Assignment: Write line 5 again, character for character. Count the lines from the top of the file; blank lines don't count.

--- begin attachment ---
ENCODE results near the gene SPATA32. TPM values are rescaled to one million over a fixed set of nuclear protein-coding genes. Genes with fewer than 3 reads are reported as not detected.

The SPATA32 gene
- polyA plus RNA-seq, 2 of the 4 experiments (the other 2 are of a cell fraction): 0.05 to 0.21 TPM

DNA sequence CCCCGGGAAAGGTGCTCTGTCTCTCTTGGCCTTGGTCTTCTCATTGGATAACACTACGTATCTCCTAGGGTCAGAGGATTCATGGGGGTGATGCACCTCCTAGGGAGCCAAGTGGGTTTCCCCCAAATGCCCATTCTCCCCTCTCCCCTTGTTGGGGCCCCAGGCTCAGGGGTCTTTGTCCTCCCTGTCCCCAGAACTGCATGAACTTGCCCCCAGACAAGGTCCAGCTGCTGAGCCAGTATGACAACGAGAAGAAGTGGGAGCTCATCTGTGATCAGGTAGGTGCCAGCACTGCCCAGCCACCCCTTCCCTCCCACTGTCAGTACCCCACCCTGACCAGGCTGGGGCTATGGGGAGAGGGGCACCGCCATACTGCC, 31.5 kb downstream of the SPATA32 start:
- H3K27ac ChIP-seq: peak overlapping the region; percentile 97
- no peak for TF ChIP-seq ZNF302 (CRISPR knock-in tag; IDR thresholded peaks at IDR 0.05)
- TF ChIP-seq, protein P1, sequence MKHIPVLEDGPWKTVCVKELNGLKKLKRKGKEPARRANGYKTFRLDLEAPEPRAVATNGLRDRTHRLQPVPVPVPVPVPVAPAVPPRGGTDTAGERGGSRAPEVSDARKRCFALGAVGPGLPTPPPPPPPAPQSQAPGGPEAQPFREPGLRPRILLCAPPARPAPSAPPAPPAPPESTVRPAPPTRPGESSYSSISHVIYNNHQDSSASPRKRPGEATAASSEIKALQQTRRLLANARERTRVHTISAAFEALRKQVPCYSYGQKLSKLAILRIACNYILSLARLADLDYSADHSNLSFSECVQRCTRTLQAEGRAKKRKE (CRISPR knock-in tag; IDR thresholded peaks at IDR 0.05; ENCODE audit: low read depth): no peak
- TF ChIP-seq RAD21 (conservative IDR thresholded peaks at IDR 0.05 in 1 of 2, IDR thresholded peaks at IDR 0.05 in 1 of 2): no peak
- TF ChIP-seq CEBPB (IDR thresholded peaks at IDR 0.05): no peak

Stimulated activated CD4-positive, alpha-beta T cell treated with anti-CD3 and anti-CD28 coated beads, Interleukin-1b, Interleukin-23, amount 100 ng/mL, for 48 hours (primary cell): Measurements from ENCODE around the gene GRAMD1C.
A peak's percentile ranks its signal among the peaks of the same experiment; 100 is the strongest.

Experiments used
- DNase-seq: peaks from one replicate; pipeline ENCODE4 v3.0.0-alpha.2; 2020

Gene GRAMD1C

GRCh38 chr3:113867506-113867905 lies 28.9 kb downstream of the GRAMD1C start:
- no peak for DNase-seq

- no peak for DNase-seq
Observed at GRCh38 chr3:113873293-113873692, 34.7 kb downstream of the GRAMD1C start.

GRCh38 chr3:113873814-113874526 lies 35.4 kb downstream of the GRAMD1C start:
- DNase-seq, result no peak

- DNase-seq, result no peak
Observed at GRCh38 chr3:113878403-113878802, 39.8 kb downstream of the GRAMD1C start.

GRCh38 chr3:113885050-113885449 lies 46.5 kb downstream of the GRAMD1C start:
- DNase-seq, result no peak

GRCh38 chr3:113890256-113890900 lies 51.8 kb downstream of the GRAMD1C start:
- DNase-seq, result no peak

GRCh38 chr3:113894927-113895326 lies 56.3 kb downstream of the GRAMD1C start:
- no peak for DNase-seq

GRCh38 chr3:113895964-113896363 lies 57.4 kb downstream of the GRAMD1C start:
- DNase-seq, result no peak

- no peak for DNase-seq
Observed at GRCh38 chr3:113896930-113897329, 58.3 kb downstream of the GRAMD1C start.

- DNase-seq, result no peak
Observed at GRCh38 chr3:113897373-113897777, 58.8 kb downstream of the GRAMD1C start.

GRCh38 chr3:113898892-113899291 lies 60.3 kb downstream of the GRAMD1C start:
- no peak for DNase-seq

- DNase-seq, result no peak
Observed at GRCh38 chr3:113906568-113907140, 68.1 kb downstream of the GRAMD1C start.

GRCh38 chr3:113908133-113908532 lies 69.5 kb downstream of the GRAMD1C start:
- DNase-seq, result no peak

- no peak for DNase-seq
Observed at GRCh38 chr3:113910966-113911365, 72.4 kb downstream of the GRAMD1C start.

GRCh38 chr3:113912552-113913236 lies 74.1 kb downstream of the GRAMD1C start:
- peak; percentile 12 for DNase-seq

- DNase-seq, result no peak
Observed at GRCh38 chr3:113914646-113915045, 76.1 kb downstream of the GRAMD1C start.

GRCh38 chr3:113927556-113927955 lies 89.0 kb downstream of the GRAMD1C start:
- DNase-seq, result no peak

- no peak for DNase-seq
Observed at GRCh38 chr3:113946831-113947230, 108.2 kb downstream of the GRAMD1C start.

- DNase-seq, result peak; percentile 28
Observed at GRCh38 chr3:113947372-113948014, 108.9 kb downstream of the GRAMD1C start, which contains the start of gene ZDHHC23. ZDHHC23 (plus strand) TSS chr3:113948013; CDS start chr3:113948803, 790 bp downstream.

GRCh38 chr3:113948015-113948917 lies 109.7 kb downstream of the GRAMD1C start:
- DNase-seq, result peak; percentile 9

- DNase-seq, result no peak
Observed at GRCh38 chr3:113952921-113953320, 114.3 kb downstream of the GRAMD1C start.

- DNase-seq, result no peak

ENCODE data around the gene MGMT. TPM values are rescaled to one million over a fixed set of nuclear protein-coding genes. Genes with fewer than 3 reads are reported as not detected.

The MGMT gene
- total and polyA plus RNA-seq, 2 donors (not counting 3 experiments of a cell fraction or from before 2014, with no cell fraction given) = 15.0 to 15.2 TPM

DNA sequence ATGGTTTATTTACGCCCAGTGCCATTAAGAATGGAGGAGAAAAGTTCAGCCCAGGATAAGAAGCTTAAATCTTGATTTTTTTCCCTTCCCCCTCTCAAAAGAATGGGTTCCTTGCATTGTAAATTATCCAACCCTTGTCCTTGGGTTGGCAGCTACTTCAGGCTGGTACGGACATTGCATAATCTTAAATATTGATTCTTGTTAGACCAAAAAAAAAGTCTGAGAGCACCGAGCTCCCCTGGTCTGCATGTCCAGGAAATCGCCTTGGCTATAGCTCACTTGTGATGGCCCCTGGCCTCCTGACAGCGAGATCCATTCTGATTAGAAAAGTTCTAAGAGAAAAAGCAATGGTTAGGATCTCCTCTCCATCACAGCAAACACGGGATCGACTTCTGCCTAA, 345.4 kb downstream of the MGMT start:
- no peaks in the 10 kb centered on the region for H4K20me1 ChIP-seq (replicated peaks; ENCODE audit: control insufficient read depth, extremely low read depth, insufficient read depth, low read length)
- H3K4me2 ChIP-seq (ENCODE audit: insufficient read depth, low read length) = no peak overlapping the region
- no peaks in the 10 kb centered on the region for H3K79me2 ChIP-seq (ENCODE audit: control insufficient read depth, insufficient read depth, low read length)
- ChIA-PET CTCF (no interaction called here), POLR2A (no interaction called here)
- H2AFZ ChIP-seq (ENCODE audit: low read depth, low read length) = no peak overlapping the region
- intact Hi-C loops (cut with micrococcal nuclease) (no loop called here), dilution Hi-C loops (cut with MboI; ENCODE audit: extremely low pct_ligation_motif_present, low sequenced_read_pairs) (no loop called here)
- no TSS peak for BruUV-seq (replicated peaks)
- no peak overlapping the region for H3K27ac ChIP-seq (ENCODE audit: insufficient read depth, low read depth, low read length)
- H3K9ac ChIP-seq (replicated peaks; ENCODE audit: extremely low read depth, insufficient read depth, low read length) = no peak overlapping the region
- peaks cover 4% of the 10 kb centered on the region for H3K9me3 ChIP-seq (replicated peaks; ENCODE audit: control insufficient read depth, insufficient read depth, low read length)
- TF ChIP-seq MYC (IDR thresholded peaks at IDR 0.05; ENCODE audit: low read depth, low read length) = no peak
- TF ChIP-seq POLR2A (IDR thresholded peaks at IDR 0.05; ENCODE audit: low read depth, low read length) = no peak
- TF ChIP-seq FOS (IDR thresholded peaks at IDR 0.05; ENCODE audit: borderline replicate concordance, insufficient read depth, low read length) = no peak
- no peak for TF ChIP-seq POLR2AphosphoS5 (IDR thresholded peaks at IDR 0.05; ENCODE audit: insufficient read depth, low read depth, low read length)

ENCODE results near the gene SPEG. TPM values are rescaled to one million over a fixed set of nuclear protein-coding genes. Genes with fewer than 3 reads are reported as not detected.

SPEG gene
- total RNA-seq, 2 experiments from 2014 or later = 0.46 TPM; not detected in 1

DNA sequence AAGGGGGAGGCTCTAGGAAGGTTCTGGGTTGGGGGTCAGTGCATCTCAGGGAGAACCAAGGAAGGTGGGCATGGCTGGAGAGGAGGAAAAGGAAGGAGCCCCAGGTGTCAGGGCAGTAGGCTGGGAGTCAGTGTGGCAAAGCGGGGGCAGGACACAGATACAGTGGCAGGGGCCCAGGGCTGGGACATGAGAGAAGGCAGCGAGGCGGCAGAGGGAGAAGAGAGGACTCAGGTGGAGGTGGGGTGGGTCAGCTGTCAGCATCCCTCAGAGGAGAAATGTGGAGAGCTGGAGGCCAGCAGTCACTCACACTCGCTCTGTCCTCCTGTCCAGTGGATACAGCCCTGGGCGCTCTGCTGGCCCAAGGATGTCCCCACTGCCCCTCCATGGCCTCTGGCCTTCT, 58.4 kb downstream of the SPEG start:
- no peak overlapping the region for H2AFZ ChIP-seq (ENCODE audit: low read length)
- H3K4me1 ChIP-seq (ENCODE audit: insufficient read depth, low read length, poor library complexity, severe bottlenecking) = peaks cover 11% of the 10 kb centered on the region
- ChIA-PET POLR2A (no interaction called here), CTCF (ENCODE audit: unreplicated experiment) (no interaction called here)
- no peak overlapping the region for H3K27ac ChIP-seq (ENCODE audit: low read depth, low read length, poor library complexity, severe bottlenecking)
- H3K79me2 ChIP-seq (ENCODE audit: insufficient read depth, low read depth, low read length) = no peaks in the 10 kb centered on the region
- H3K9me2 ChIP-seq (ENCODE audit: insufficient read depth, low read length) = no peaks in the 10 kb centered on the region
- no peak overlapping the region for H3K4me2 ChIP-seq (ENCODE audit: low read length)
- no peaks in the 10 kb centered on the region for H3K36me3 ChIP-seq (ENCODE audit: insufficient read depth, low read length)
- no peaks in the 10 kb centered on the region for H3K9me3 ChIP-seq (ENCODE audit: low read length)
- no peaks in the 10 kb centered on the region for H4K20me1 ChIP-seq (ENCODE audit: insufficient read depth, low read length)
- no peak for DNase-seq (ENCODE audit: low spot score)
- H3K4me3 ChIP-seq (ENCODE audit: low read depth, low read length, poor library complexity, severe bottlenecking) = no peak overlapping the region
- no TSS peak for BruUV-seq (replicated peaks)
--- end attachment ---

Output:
- H3K27ac ChIP-seq: peak overlapping the region; percentile 97